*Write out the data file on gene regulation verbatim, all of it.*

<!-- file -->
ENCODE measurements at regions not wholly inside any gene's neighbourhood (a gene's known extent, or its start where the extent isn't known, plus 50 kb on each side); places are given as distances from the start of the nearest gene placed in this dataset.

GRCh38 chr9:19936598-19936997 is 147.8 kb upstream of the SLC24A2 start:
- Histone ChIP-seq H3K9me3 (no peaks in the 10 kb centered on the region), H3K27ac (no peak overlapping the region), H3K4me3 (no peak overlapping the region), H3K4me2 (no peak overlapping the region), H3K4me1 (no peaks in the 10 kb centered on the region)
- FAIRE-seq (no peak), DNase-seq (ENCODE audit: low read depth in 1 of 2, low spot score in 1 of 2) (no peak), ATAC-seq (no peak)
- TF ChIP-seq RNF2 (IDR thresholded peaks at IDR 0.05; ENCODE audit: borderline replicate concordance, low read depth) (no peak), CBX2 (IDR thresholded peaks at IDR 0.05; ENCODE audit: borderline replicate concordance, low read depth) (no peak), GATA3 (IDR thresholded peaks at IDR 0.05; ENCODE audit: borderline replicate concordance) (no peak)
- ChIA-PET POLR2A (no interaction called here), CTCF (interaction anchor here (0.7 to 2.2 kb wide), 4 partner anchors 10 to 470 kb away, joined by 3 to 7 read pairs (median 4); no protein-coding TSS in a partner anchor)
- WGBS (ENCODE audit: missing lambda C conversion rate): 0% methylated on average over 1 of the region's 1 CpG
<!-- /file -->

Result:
ENCODE measurements at regions not wholly inside any gene's neighbourhood (a gene's known extent, or its start where the extent isn't known, plus 50 kb on each side); places are given as distances from the start of the nearest gene placed in this dataset.

GRCh38 chr9:19936598-19936997 is 147.8 kb upstream of the SLC24A2 start:
- Histone ChIP-seq H3K9me3 (no peaks in the 10 kb centered on the region), H3K27ac (no peak overlapping the region), H3K4me3 (no peak overlapping the region), H3K4me2 (no peak overlapping the region), H3K4me1 (no peaks in the 10 kb centered on the region)
- FAIRE-seq (no peak), DNase-seq (ENCODE audit: low read depth in 1 of 2, low spot score in 1 of 2) (no peak), ATAC-seq (no peak)
- TF ChIP-seq RNF2 (IDR thresholded peaks at IDR 0.05; ENCODE audit: borderline replicate concordance, low read depth) (no peak), CBX2 (IDR thresholded peaks at IDR 0.05; ENCODE audit: borderline replicate concordance, low read depth) (no peak), GATA3 (IDR thresholded peaks at IDR 0.05; ENCODE audit: borderline replicate concordance) (no peak)
- ChIA-PET POLR2A (no interaction called here), CTCF (interaction anchor here (0.7 to 2.2 kb wide), 4 partner anchors 10 to 470 kb away, joined by 3 to 7 read pairs (median 4); no protein-coding TSS in a partner anchor)
- WGBS (ENCODE audit: missing lambda C conversion rate): 0% methylated on average over 1 of the region's 1 CpG